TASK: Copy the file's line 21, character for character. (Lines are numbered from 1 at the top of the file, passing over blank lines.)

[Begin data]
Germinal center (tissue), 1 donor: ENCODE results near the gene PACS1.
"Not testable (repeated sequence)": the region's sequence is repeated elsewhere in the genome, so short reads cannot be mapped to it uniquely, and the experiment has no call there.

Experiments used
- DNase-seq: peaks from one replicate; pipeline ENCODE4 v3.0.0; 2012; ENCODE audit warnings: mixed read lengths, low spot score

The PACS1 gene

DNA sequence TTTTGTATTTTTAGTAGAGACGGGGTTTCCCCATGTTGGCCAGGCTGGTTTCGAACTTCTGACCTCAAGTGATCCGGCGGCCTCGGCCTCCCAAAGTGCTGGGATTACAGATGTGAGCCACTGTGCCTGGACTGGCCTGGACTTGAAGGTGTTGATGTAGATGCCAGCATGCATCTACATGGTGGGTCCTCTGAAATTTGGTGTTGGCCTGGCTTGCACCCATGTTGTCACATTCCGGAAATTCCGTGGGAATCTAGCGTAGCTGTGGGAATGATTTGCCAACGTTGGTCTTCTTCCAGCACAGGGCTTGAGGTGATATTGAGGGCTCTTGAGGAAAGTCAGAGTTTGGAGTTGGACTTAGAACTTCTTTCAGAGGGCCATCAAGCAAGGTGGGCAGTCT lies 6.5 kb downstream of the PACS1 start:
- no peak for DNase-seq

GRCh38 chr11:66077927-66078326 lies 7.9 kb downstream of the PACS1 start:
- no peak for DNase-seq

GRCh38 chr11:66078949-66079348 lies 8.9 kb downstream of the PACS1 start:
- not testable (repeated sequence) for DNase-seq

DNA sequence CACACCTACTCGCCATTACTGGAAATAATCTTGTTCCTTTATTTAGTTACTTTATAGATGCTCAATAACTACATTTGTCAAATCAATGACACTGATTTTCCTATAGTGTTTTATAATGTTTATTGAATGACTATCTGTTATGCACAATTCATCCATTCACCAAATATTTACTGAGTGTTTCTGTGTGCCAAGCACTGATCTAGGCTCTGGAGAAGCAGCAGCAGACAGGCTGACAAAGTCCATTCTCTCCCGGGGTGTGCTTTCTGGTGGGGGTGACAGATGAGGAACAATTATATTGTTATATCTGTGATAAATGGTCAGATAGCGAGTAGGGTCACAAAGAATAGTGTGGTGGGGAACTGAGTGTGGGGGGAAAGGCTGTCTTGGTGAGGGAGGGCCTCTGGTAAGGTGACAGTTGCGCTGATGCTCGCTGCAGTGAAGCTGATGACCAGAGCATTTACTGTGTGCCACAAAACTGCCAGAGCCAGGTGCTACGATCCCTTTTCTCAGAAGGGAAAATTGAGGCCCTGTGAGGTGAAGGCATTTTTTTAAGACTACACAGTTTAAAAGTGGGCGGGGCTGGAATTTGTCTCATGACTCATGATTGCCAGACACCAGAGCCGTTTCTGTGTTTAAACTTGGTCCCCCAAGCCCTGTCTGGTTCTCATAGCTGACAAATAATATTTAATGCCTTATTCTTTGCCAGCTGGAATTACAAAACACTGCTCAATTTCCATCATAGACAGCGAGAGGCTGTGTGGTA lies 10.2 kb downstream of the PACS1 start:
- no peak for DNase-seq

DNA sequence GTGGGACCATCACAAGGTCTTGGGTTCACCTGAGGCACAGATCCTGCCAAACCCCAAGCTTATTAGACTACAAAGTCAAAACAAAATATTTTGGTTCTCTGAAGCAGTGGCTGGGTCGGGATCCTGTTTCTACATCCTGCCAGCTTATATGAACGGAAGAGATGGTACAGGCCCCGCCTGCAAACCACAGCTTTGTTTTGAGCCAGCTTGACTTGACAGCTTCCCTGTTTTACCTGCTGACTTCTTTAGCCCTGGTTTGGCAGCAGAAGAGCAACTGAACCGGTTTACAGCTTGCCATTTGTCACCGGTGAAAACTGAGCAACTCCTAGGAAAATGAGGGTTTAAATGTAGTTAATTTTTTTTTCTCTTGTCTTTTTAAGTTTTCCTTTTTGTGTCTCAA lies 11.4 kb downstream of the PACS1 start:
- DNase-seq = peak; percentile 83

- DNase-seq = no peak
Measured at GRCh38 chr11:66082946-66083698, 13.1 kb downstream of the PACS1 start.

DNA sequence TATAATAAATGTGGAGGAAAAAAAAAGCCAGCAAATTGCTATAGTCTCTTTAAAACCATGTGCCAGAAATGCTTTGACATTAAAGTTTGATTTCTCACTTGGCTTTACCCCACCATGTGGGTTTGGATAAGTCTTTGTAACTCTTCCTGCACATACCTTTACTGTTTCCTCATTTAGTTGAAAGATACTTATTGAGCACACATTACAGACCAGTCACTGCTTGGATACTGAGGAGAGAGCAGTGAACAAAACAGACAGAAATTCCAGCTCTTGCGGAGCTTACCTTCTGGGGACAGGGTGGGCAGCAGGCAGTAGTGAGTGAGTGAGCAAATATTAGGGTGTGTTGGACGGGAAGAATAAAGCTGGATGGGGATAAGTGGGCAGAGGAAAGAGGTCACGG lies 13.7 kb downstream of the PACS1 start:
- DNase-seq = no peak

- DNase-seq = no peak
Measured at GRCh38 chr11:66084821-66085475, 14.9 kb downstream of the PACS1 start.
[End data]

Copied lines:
Measured at GRCh38 chr11:66084821-66085475, 14.9 kb downstream of the PACS1 start.